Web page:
Burns lab members past and present will be well represented at next week’s virtual North American Ornithological Conference. In a perfect world, this meeting was going to be in Puerto Rico. Nevertheless, the conference and talks look awesome. Here is a list of presentations by both former and current Burns lab members (in bold). All times Eastern:

8/10/20 14:30
Workshop: Promoting Diversity and Inclusion in Ornithology: Mini Discussion
Organizers: Amelia-Juliette Demery, Jennifer Houtz, & Shailee Shah

8/13/20 10:45
An Examination of Genomic and Acoustic Differentiation Between Eastern, Lilian’s, and Western Meadowlarks
Johanna K Beam, Erik R Funk, Scott A Taylor

8/13/20 10:45
The Role of Plumage Coloration in the Diversification of High Elevation and High Latitude Finches
Erik R Funk, Nicholas A Mason, Garth M Spellman, Kristen C Ruegg, Kevin Winker, Scott A Taylor, Erika Zavaleta, Jack J Withrow

8/13/20 11:00
The Evolution of Plumage Coloration and Its Underlying Mechanisms in Male and Female Tanagers
Allison J Shultz, Jacqueline E Dall, Dakota E McCoy, Kevin J Burns

8/13/20 14:30
The Relative Importance of Natural Selection and Sexual Selection in Speciation in the Tanagers
Rosalyn M Price-Waldman, Amelia J Demery, Nicholas A Mason, Allison J Shultz, Pascal O Title, Kevin J Burns

8/13/20 10:45
Natural History Collections are Critical and Underutilized Resources for Contemporary and Future Studies of Urban Evolution
Allison J Shultz, Benjamin J Adams, Kayce C Bell, William B Ludt, Gregory B Pauly, Jann E Vendetti

8/13/20 18:35
Pantropical gene flow in three booby species
Danny Jackson, Erik Funk, Vicki Friesen, Dave Anderson, Tammy Steeves, Jamie Morris-Pocock, Scott Taylor

8/15/20 10:15
Systematics, Species Delimitation and Mitochondrial Introgression in the Narcissus Flycatcher Complex.
Herman L Mays, Isao Nishiumi, Bailey D McKay, William Mauck

8/15/20 10:45
The Impact of Natural History on Plumage Color in Cardinalidae
Benjamin Scott, Kevin Burns

8/15/20 12:35
Plenary: Natural history collections as windows on avian ecology and evolution
Nicholas Mason

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2019 AOS in Anchorage

Burns Lab 2019

Burns Lab at 2019 American Ornithology Society meetings in Anchorage, Alaska


Burns lab members past and present will be well represented at next week’s American Ornithological Society Meeting in Anchorage, Alaska. Here is a list of presentations by both former and current Burns lab members (in bold):

Wednesday 1100
Population Genomics of Hawaiian House Finches (Haemorhous mexicanus): Investigating Genetic Variation of an Introduced Population
Demery AC, Edwards S, Shultz AJ

Wednesday 1400
A Tale of Two Transects: Sexual Selection Across a Hummingbird Hybrid Zone
Myers BM, Rankin DT, Brelsford A, Burns KJ, Clark CJ

Wednesday 1400
Integrative Approaches to Species Delimitation in Birds
Cicero C, Mason NA, Jimenez RA, Wait DR, Wang-Claypool CY, Bowie RC

Wednesday 1430
The Relative Roles of Natural Selection and Sexual Selection in Speciation in the Tanagers
Price-Waldman RM, Demery AJ, Mason NA, Shultz AJ, Title PO, Burns KJ

Wednesday 1615
Coalescent-Based Species Delimitation in Avian Taxonomy: History, Promise, and Pitfalls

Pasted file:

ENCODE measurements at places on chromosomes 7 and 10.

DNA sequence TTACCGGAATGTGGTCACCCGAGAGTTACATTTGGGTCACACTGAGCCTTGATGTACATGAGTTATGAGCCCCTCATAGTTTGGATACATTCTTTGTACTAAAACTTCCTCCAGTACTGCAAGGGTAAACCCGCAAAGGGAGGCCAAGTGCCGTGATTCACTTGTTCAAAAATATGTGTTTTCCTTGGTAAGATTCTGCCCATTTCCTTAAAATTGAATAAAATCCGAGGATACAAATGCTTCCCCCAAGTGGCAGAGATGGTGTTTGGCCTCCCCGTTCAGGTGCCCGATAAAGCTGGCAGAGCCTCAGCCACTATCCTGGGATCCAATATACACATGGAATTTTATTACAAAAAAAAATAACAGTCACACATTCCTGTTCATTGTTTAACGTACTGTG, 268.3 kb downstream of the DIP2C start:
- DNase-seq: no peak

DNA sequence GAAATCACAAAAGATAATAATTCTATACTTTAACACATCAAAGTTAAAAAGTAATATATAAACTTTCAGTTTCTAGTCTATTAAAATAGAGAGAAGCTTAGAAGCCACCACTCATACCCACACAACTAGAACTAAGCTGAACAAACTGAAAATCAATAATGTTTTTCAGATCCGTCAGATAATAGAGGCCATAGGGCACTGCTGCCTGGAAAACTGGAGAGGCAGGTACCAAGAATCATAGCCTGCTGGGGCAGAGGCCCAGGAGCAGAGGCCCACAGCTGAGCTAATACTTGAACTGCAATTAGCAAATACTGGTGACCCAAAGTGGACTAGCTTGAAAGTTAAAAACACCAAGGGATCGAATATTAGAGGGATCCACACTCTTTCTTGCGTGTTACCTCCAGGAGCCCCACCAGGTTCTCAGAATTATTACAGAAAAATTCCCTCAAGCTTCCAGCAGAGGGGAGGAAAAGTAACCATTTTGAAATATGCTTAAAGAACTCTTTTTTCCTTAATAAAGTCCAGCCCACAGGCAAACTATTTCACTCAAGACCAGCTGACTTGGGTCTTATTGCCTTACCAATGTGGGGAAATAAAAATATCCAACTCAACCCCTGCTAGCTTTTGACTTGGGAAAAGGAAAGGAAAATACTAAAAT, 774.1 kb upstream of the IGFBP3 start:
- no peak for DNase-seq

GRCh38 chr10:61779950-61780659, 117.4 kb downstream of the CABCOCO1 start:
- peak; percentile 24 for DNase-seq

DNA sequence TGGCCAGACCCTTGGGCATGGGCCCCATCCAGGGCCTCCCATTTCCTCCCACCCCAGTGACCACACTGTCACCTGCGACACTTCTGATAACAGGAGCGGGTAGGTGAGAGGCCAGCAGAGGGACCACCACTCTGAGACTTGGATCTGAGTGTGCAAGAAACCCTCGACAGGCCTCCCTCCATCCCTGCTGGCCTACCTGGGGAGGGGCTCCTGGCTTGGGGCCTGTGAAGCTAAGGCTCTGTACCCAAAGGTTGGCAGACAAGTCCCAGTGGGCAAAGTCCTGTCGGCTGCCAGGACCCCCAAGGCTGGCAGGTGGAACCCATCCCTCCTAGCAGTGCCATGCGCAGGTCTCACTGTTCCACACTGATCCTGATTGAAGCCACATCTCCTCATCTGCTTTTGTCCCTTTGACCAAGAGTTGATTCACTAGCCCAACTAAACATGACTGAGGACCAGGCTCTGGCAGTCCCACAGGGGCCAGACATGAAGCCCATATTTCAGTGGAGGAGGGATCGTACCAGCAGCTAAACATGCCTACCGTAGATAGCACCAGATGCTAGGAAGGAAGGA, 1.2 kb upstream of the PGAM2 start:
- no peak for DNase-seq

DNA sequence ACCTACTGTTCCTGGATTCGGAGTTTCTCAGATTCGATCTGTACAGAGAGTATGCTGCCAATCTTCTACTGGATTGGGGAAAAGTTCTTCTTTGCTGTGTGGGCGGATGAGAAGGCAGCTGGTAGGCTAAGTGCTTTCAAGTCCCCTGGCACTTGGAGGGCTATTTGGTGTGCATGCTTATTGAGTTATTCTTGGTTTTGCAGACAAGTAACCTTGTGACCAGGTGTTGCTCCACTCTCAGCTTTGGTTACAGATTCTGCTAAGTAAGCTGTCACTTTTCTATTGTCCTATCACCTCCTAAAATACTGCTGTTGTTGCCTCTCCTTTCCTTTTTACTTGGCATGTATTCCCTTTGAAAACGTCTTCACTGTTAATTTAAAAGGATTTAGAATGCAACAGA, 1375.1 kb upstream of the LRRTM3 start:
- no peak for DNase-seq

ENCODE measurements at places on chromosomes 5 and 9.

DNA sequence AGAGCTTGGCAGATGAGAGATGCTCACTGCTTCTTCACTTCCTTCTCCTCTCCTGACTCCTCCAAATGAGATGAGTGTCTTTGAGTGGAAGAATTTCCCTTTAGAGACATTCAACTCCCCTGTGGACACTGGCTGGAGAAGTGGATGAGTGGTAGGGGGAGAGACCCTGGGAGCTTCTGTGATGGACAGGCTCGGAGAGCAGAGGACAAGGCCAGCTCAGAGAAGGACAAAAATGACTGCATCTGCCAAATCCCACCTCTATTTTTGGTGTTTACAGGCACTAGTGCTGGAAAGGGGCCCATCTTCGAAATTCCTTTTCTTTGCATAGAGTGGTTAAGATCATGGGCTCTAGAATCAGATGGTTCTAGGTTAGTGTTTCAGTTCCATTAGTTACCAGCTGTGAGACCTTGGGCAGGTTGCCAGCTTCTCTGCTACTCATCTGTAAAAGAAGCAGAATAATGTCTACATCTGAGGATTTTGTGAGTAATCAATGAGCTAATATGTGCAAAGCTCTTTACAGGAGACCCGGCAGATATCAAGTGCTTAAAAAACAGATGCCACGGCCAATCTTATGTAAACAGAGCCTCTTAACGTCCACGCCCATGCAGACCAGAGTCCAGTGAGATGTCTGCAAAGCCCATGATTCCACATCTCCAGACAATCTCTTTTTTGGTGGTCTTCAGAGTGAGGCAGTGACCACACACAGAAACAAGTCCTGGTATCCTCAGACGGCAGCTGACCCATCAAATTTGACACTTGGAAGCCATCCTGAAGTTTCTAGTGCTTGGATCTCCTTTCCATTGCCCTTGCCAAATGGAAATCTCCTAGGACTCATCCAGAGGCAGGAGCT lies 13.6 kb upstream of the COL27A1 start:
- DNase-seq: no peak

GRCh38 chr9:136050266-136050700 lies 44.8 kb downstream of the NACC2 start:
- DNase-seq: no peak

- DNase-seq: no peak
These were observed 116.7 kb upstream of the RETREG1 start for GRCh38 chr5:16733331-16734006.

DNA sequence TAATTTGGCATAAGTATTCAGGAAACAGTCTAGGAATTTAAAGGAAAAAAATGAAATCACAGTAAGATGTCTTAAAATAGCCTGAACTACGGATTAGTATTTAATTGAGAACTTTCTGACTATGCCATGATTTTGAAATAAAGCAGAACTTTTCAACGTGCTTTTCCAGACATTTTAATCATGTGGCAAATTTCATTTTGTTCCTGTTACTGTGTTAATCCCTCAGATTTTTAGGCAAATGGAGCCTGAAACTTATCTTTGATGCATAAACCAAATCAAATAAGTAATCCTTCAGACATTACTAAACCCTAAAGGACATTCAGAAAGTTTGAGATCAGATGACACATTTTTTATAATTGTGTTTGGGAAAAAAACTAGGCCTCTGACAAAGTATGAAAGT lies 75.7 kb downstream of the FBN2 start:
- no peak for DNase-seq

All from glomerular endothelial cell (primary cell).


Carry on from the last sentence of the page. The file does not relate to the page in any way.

Mason NA, Fletcher NK, Gill B, Funk C, Zamudio K

Wednesday 1700
Phylogenomics of the Parrots of the World
Smith BT, Brumfield R, Ferreira M, Mauck W, Merwin J, Wright T, Joseph LG

Wednesday 17:30
Pathogen-mediated genotypes of colorful phenotypes: integrating research across organizational levels to study biodiversity
Shultz AJ

Thursday 1045
Admixture Mapping the Genetic Basis of Species Differences in Avian Hybrid Zones
Brelsford AT, Nwankwo EC, Myers BM, Clark CJ, Kirschel AN

Thursday 1105
Bill Divergence & Speciation in Corvidae
Scott BF et al.

Thursday 7:30 (kiosk 3 e26)
The Ornithology Collection of the Natural History Museum of Los Angeles County (LACM)
Shultz AJ

Friday 1100
Genetic Connectivity and Differentiation among Horned Larks (Eremophila alpestris) Along an Elevational Gradient in the White Mountains of California
Wang-Claypool CY, Mason NA, Cicero C, Bowie RC

Friday 1650
The Long and the Short of It: Linking Genome-Wide Signatures of Selection Across Evolutionary Timescales in Birds
Shultz AJ, Arnold B, Sackton TB

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Congratulations Rosalyn!

Congratulations to Rosalyn Price-Waldman for successfully defended her MS thesis. Her project investigated the interplay of natural and sexual selection in diversification. Rosalyn will begin working on her PhD in Cassie Stoddard’s lab at Princeton this fall. She will be missed and we wish her the best of luck!

Rosalyn Price-Waldman

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Welcome Ben!

The Burns lab welcomes new MS student Ben Scott. Ben received his Bachelor of Arts in Biology from Occidental College. While at Occidental, Ben worked in the Moore Lab of Zoology with John McCormack on phylogeny and trait evolution of New World Jays. Ben also spent some time working at the Western Foundation of Vertebrate Zoology, home of the largest egg collection in the world. Welcome Ben!



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Rosalyn at Molecular Evolution Workshop

Rosalyn had a busy summer, starting with two weeks working with collaborators in the Faircloth lab at LSU and ending with ten days at the Marine Biological Laboratory’s Workshop on Molecular Evolution in Woods Hole, MA. The workshop provided an overview on topics in molecular evolution including phylogenetic inference, population genetics, comparative genomics, and much more. One focus of the workshop was hands-on instruction in the latest software, often by the authors of the programs. The workshop was an incredible experience, and Rosalyn is excited to apply what she learned to her thesis work on the phylogenomics and trait evolution of tanagers.

Workshop in Molecular Evolution

Attendees at 2018 Workshop on Molecular Evolution held at the Marine Biological Laboratory in Woods Hole, MA